POWAY, Calif. — Retired educators are fighting an effort by some parents to remove certain books from their libraries in the Poway Unified School District.
The district confirms two LGBTQ books are now under review.
“A parent must sign a permission slip to allow child to watch a PG movie in class, yet they can check out these books,” said Rachelle Babler.
The Poway mother addressed the school board during a Sept. 8 meeting.
Babler and another mother spoke in front of the board, asking to remove the books Gender Queer and Fun Home.
CBS 8 spoke with Babler who said she has a list of 100 other books that should also be removed.
“Anything that we consider, or we think that is age inappropriate, sexually explicit that has nudity, profanity, any of those type things I don't feel are appropriate for the schools to have,” said Babler.
Babler says since then, the district took action.
CBS 8 reached out to the district and a spokesperson wrote in an e-mail statement:
As it pertains to those specific titles, (Fun Home and Gender Queer), they are going under review by the District review committee due to parent complaints around pervasive vulgarity and lack of educational suitability. Staff has checked out copies of the books so they can read the books in advance of the District review process.
“I was furious, I was absolutely furious because if you are going to remove books or take books out of curriculum there’s a process,” said Julia Ruggieri, retired Poway educator.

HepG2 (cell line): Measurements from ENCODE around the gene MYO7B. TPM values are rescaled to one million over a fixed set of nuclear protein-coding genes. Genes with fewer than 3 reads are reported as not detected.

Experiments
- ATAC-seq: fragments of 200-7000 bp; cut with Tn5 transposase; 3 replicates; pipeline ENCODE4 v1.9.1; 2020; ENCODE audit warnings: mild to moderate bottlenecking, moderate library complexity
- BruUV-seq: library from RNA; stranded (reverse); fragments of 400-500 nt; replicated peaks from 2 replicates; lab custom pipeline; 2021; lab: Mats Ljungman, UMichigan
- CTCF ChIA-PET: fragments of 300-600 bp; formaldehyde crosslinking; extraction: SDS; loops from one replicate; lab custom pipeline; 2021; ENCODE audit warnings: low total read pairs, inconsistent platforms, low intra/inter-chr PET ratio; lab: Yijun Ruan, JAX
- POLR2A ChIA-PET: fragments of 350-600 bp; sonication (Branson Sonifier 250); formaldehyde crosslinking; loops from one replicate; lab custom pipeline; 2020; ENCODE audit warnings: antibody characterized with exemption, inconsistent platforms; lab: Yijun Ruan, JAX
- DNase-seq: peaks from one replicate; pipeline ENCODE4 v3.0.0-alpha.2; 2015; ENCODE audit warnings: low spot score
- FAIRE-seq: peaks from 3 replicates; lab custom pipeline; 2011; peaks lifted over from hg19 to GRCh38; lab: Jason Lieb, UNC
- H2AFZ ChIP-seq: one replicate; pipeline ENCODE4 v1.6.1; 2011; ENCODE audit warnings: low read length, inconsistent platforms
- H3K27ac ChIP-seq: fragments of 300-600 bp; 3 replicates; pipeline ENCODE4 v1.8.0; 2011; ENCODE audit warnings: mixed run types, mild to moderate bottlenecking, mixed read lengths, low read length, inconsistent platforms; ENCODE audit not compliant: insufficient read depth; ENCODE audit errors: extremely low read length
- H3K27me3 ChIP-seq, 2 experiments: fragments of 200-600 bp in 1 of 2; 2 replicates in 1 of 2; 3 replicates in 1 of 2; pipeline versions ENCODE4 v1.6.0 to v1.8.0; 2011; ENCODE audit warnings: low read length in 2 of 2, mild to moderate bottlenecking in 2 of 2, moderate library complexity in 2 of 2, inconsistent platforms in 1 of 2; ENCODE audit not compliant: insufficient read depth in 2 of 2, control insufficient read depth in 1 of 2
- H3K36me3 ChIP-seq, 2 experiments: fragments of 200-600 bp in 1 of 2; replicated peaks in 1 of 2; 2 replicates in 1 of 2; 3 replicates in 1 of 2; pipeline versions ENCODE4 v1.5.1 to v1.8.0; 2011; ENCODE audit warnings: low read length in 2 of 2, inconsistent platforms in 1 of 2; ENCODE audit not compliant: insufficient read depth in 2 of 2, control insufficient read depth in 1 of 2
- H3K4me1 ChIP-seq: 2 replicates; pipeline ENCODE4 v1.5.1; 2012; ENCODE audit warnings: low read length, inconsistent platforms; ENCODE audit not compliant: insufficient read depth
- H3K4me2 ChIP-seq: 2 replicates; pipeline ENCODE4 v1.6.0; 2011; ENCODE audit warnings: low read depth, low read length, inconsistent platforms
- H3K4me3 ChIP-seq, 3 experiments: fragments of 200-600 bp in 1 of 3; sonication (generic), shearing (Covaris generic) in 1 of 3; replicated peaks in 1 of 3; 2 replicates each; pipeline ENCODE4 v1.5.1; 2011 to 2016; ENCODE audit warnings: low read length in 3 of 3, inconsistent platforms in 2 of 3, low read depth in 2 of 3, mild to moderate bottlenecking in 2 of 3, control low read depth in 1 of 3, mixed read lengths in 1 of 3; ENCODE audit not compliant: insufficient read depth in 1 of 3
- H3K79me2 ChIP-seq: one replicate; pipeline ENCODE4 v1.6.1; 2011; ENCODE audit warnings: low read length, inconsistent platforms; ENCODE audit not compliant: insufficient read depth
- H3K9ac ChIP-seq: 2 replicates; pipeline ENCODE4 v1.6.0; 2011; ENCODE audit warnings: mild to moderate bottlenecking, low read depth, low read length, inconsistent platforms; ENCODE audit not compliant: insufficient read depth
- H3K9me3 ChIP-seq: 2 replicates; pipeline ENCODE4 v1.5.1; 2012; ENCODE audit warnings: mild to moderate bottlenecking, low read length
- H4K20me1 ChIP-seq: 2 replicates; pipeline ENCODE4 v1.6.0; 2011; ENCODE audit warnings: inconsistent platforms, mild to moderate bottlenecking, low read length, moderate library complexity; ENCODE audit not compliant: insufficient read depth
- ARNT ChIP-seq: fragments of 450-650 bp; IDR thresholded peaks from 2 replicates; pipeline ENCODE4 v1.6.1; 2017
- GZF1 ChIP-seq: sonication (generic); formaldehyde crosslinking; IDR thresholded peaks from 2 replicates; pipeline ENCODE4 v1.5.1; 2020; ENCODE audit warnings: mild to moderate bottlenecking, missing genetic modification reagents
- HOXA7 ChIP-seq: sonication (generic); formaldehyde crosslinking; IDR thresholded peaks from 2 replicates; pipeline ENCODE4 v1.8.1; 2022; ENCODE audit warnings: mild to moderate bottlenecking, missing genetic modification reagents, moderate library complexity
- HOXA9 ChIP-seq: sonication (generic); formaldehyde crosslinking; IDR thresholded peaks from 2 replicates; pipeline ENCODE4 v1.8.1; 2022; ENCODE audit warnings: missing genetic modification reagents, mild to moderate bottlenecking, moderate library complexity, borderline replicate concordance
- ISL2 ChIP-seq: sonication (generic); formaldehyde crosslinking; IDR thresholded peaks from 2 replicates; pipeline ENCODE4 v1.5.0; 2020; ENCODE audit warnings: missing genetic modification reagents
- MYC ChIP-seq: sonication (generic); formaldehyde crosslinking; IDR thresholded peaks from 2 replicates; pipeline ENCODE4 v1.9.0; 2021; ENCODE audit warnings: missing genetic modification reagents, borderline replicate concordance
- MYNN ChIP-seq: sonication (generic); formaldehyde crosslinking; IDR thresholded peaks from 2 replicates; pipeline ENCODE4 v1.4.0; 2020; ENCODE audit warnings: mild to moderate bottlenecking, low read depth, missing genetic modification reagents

Ruggieri, along with other retired educators and librarian clerks got word about efforts to remove titles and is adamantly against any removal of books and literature such as To Kill a Mockingbird and Of Mice and Men.
“Those books are classics. We shouldn't ban them, we should learn from them and have a great discussion,” said Dianne Park, Poway resident and retired educator.
Poway Unified wrote, “Of Mice and Men and To Kill a Mockingbird remain part of the supplemental literature list that teachers can choose to teach from, and students can read.”
“I believe in diversity, and I believe there is strength in diversity. In my tent everyone is welcome,” said Ted Callan, Poway resident.
Poway is not alone, efforts to remove books from school libraries are happening across the country.
Pen America, a non-profit that fights to keep books on the shelves, says from July of 2021 through march of 2022, there were nearly 1,600 actions taken in school districts to ban more than 1,100 titles.
Poway Unified says no books are banned from its libraries.
Retired teachers hope it stays that way.
“Banning books that might help kids or better understanding is not helping,” said Ruggieri.
The retired educators plan to be at the next scheduled board meeting on October 13.
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